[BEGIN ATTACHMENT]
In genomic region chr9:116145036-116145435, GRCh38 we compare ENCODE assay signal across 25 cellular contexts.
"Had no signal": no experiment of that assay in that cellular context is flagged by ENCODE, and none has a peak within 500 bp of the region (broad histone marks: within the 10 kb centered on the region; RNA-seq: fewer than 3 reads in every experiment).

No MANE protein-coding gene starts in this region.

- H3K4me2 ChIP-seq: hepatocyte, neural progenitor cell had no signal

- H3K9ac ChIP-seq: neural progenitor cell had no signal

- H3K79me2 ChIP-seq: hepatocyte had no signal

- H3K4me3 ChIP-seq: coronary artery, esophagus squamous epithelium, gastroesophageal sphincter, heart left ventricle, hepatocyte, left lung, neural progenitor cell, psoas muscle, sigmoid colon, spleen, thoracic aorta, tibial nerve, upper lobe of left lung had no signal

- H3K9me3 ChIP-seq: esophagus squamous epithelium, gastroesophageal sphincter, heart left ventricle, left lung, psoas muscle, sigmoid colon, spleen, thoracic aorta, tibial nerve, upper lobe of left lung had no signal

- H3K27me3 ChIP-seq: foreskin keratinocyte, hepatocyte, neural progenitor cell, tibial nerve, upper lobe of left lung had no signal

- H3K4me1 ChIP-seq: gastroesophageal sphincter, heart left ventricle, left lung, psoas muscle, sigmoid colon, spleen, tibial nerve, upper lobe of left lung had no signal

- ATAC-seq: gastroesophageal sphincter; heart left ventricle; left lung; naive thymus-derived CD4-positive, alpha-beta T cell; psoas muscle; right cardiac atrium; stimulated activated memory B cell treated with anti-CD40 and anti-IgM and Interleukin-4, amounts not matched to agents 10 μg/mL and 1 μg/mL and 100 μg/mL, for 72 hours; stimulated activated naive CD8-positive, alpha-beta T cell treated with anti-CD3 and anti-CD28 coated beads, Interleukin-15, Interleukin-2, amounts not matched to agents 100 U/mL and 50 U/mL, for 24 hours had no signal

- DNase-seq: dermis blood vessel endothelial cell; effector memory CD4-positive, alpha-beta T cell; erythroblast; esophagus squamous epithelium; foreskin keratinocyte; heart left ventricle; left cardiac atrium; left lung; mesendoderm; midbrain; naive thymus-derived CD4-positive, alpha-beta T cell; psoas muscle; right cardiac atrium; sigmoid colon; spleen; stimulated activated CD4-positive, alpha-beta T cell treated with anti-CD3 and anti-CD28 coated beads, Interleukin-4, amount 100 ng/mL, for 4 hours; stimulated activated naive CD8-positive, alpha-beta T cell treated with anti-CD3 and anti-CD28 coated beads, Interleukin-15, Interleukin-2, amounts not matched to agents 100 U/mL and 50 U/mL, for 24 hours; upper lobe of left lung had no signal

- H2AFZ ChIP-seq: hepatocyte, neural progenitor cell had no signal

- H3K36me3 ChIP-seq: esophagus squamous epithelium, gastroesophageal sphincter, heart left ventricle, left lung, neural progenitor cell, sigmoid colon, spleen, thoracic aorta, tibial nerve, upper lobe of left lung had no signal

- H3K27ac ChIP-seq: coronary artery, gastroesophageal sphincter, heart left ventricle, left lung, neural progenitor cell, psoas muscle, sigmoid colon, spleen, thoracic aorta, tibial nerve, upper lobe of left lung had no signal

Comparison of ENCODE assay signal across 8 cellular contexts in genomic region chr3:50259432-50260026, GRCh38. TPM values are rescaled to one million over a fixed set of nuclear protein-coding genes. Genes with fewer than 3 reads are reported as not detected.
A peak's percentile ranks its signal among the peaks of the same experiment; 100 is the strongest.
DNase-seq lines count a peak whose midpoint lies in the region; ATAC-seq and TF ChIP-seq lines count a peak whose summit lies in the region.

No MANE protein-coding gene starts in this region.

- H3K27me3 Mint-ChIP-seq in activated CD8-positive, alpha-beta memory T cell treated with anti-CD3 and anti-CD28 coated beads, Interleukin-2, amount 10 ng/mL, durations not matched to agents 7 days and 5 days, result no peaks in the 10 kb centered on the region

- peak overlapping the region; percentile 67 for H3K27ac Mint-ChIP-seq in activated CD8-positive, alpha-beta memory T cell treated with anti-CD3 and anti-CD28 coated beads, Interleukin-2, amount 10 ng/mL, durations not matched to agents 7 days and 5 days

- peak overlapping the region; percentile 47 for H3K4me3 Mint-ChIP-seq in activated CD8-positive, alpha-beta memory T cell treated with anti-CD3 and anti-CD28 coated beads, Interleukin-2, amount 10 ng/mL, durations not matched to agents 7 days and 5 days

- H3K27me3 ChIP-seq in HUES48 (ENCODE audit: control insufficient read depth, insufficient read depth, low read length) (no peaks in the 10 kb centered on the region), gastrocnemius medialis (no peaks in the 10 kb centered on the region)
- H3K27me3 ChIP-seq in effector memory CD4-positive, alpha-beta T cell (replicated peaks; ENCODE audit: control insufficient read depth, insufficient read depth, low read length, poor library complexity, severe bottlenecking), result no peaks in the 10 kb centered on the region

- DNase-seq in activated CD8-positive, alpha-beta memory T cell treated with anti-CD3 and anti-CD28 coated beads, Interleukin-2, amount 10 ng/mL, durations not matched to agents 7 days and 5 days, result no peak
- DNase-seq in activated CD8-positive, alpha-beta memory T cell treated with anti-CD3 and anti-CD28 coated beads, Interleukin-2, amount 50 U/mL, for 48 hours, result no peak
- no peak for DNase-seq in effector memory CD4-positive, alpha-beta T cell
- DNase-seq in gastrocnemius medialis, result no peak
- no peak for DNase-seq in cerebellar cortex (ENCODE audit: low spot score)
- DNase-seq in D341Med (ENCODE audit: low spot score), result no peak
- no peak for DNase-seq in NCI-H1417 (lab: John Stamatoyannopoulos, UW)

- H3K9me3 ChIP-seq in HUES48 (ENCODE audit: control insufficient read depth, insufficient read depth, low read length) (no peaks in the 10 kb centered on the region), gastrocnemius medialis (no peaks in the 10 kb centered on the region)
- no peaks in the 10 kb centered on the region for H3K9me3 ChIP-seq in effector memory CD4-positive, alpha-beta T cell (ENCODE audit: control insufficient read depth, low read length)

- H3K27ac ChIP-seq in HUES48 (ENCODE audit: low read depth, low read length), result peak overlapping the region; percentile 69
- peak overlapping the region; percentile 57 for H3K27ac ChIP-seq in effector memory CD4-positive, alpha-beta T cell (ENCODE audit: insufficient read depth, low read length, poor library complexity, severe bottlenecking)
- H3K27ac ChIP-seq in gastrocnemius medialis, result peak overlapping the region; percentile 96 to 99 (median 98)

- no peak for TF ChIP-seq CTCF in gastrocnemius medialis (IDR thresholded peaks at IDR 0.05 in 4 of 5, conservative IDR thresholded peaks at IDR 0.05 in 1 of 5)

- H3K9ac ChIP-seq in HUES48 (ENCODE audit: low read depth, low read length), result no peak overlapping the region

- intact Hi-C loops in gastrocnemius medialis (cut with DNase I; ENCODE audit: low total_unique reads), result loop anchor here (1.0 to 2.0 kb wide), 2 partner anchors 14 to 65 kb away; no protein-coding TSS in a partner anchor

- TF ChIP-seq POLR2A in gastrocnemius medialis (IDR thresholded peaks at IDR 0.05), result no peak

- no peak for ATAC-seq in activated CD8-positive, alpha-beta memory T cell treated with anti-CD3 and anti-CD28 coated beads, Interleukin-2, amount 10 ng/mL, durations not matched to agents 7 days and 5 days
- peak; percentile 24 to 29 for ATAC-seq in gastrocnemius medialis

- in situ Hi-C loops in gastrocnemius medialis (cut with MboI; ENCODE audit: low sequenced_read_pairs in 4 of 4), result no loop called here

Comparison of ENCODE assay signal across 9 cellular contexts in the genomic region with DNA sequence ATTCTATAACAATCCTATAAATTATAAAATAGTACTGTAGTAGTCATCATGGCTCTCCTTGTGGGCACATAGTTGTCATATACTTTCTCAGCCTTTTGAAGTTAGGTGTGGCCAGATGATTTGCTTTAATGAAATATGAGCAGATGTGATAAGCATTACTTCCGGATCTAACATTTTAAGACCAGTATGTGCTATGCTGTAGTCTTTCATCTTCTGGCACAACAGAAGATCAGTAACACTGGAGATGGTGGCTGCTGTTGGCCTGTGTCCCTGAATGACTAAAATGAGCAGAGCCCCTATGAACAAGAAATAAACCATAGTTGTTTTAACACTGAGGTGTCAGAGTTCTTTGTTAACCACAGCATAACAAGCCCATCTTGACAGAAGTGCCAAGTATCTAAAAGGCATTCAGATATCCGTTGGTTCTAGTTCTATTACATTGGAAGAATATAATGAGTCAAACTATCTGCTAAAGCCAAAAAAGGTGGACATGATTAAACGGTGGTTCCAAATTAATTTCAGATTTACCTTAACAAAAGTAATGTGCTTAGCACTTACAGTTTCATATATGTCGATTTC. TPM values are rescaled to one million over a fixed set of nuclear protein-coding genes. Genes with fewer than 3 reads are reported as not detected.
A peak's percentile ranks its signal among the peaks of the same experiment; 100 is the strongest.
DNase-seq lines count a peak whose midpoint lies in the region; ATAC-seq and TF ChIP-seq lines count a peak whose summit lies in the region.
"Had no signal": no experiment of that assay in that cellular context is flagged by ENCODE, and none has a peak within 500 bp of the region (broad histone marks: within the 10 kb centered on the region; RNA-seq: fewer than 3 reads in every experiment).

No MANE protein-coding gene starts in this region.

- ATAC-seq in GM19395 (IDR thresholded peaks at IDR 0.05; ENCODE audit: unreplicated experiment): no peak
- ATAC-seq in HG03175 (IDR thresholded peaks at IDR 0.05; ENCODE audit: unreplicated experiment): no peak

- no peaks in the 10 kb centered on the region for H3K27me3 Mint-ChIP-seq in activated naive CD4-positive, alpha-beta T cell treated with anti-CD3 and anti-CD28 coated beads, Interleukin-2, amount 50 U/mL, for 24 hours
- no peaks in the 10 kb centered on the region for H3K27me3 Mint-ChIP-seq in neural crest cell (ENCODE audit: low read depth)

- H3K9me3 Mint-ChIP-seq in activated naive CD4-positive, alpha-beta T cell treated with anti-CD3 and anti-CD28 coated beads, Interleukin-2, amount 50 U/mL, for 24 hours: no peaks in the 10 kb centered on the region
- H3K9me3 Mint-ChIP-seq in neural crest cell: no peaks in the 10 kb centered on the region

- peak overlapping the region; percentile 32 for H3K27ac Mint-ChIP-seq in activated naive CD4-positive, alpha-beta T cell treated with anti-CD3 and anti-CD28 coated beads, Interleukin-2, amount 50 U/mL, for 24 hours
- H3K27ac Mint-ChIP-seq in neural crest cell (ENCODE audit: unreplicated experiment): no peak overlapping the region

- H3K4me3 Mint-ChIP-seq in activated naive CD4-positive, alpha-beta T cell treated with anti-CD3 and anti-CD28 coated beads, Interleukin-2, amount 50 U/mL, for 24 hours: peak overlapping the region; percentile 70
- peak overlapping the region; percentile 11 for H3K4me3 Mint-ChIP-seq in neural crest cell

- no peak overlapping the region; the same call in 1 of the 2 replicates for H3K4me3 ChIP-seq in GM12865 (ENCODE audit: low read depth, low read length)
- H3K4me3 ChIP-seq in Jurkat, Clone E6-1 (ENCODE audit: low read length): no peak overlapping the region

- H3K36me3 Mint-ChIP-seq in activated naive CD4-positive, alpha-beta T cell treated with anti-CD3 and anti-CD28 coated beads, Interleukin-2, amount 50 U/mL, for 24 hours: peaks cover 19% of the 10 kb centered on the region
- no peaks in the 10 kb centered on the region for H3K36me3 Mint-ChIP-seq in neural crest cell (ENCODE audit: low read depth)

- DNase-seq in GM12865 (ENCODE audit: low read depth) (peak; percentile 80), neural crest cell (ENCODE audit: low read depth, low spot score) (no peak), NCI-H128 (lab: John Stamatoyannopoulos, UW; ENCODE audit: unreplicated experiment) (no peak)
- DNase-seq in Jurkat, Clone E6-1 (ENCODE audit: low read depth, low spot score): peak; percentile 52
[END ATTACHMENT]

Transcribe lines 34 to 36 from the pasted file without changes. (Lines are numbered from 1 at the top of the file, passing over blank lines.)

- H3K27ac ChIP-seq in HUES48 (ENCODE audit: low read depth, low read length), result peak overlapping the region; percentile 69
- peak overlapping the region; percentile 57 for H3K27ac ChIP-seq in effector memory CD4-positive, alpha-beta T cell (ENCODE audit: insufficient read depth, low read length, poor library complexity, severe bottlenecking)
- H3K27ac ChIP-seq in gastrocnemius medialis, result peak overlapping the region; percentile 96 to 99 (median 98)